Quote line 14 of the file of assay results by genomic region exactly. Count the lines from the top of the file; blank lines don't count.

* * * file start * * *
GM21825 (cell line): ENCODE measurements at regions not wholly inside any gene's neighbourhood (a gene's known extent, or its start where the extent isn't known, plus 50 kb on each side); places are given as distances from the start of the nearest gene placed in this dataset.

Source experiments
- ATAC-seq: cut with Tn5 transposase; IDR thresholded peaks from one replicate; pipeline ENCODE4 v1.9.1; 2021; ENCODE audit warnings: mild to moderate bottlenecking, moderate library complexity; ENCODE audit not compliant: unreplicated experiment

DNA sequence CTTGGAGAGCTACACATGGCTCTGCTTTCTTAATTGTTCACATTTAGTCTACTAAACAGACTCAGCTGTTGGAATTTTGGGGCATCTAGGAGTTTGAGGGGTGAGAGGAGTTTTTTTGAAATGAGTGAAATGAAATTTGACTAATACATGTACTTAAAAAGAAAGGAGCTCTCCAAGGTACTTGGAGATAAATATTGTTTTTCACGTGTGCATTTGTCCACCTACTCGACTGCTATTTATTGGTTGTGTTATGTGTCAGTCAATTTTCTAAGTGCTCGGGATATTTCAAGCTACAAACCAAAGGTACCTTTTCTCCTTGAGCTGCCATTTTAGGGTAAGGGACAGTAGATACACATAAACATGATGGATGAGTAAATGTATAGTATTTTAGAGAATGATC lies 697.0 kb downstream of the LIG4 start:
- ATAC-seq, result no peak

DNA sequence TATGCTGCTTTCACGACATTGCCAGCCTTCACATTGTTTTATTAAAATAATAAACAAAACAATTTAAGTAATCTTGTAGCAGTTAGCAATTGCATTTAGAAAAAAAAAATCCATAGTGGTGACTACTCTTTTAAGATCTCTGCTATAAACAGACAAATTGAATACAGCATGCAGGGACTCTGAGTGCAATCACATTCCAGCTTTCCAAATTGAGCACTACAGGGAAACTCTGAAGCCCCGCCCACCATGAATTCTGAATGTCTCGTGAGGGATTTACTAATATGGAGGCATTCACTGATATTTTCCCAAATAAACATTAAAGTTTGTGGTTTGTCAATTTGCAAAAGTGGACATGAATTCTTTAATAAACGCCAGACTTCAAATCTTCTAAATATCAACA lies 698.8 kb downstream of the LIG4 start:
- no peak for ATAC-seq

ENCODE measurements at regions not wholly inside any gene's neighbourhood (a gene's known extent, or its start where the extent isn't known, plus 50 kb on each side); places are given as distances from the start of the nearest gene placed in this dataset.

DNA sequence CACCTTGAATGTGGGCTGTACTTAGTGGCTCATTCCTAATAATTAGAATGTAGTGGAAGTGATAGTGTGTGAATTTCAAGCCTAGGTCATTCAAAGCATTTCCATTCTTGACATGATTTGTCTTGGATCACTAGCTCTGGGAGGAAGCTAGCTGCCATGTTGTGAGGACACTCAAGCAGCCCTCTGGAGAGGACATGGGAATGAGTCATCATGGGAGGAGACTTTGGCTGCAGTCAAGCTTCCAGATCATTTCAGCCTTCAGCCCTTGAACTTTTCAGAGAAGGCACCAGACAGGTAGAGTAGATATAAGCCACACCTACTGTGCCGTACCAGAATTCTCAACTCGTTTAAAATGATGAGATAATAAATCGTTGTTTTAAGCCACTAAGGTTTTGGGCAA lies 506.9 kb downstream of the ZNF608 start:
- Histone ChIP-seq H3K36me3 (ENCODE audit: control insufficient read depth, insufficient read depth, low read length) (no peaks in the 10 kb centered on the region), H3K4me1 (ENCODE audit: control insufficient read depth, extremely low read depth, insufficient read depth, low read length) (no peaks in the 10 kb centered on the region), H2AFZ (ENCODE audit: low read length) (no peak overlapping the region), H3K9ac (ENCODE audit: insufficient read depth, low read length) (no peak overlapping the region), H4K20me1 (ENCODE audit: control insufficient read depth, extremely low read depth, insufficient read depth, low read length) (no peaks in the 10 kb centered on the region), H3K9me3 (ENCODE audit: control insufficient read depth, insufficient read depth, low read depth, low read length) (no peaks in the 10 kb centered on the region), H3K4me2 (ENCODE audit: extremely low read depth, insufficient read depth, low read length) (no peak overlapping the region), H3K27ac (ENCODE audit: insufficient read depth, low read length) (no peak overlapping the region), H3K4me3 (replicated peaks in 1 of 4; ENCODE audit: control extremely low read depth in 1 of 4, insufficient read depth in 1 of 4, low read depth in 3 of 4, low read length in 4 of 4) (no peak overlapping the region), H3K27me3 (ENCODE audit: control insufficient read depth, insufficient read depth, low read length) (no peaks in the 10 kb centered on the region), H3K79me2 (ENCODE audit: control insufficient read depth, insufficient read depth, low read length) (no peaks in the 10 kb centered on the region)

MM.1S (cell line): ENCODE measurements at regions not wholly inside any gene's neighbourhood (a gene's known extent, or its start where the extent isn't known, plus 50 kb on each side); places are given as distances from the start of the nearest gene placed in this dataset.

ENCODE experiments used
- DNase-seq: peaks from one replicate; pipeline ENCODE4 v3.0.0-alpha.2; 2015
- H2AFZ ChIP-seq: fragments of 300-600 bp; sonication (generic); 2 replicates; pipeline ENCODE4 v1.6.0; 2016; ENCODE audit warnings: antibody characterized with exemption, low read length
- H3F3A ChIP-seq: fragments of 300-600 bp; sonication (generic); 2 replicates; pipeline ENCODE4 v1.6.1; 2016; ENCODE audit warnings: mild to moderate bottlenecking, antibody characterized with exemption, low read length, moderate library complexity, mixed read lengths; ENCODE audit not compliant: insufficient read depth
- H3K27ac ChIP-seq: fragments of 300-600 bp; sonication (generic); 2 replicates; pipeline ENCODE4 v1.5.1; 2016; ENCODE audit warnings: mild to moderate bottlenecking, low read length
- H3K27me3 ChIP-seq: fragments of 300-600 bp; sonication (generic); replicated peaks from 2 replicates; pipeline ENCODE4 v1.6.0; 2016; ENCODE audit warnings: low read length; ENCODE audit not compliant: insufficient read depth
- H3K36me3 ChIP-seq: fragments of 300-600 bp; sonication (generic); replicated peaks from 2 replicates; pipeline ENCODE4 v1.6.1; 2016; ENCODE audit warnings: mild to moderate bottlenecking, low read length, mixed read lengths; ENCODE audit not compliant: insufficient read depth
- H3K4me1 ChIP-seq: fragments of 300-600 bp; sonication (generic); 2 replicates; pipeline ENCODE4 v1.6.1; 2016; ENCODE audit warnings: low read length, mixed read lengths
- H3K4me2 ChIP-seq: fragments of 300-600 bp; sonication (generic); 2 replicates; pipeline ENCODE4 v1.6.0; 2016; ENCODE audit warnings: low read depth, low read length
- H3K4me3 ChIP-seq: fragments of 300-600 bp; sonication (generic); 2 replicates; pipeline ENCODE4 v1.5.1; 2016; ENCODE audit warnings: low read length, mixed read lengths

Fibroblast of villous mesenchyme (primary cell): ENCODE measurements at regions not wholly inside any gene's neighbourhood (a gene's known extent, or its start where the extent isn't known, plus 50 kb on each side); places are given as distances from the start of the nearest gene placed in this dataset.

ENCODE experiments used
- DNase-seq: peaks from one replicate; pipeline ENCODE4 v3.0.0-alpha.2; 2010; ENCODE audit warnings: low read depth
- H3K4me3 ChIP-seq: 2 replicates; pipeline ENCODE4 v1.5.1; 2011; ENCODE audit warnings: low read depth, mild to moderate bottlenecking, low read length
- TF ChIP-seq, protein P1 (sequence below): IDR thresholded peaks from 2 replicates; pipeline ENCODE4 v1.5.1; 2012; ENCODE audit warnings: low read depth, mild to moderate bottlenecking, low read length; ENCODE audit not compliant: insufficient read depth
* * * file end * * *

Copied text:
- H2AFZ ChIP-seq: fragments of 300-600 bp; sonication (generic); 2 replicates; pipeline ENCODE4 v1.6.0; 2016; ENCODE audit warnings: antibody characterized with exemption, low read length